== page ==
The national government must come up with incentives in the setting up economic zones in Mindanao to attract investments, official of the local business group said.
Aside from the seven pilot agro-economic zones (AEZs) endorsed by the Mindanao Development Authority (MinDA) last March, Maria Lourdes Monteverde, Davao City Chamber of Commerce and Industry, Inc. (DCCCII) trustee, said there is also a need for the national government, through the Philippine Economic Zone Authority, to approve pending applications before the agency.
“We have been doing our part in bringing the investors but then the government should also make it in such a way that investors can really expand their businesses here in Davao with the proclamation of these ecozones,”Monteverde said during the Wednesdays @ Habi at Kape-Abreeza last week.
MinDA reported that in 2016, there were 81 identified areas in Mindanao suitable for economic zones that would be conducive for agro-industry, manufacturing, tourism, and information technology.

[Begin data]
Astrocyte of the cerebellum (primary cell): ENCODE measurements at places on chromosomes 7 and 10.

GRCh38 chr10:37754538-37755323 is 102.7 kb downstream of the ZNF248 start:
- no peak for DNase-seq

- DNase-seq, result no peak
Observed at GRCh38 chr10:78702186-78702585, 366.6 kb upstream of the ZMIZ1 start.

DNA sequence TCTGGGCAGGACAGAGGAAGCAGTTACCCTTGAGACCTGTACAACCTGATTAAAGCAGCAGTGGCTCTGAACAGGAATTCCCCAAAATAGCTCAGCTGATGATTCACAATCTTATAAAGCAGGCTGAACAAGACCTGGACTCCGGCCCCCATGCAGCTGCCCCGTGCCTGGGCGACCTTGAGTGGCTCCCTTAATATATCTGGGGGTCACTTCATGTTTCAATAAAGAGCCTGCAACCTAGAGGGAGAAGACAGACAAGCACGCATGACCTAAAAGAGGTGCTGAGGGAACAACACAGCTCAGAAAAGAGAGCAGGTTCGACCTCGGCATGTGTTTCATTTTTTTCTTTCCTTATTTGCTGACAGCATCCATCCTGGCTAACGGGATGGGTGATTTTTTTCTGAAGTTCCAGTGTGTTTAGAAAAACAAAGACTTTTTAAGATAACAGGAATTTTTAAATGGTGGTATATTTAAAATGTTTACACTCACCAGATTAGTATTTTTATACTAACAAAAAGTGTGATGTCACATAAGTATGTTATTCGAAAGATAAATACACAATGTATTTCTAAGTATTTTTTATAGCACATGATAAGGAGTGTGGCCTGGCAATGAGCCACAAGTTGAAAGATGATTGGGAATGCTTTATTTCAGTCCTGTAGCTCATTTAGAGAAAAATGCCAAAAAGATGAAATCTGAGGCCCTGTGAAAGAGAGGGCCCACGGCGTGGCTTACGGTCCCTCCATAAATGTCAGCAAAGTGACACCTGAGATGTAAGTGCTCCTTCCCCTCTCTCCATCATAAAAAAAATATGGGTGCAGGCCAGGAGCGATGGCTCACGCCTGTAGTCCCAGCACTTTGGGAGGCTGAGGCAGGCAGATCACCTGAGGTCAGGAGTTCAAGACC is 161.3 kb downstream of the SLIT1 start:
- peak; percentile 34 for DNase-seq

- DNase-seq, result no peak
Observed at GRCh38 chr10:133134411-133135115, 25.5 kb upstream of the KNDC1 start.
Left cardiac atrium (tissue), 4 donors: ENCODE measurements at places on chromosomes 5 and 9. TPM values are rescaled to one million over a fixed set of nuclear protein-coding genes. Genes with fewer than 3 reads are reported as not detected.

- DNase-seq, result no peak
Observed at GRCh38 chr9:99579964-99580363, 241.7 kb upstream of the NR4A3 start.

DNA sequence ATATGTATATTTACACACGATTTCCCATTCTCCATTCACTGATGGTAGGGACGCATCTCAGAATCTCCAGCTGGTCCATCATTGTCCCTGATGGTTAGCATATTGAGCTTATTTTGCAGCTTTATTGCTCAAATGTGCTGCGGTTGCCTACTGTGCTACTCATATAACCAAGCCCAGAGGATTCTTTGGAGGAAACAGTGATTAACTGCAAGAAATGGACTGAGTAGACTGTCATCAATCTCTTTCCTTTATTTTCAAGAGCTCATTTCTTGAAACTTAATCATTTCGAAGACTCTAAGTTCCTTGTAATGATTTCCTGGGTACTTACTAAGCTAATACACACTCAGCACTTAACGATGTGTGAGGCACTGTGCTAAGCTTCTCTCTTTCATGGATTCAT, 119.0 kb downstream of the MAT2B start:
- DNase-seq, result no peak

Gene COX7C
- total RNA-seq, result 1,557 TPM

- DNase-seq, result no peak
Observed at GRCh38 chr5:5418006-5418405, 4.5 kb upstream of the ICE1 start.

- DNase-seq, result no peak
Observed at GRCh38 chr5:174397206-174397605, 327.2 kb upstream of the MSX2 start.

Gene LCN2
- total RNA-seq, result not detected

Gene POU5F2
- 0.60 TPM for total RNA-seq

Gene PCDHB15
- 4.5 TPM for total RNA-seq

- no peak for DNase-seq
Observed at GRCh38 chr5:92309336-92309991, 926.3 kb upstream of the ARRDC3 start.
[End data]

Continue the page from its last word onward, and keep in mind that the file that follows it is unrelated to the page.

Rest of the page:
Arturo Milan, DCCCII president, said there are foreign investors looking for preferable sites to establish their industrial infrastructure in the region. One is a steel company under Panhua Group that is looking for a 300-hectare parcel of land.
Milan said the company has already identified two potential sites.
Milan said it is high-time for Mindanao to be placed as the next potential investment center of the Philippines now that Luzon, specifically Metro Manila, is experiencing problems such as water shortage and traffic congestion.
- ROUGH CUTS | Run that nuclear power plant
- TODAY’S HEADLINES – MAY 25, 2022
- DTI 11 urges consumers to help in monitoring new SRPs
- SCENE CITY | Pidoks blesses fourth branch
- WANDERLUST | DA, NCCA, DOT lead Filipino Food Month celebration
- Next admin told | Build Samal bridge to improve DavNor power
- Tagum City sets record for most biodiverse observations
- CCCs offer free swabbing, teleconsultation services
- ‘Multi-layered security plan’ readied for Sara’s oathtaking
- City still enjoys low rates for COVID, 2 weeks after polls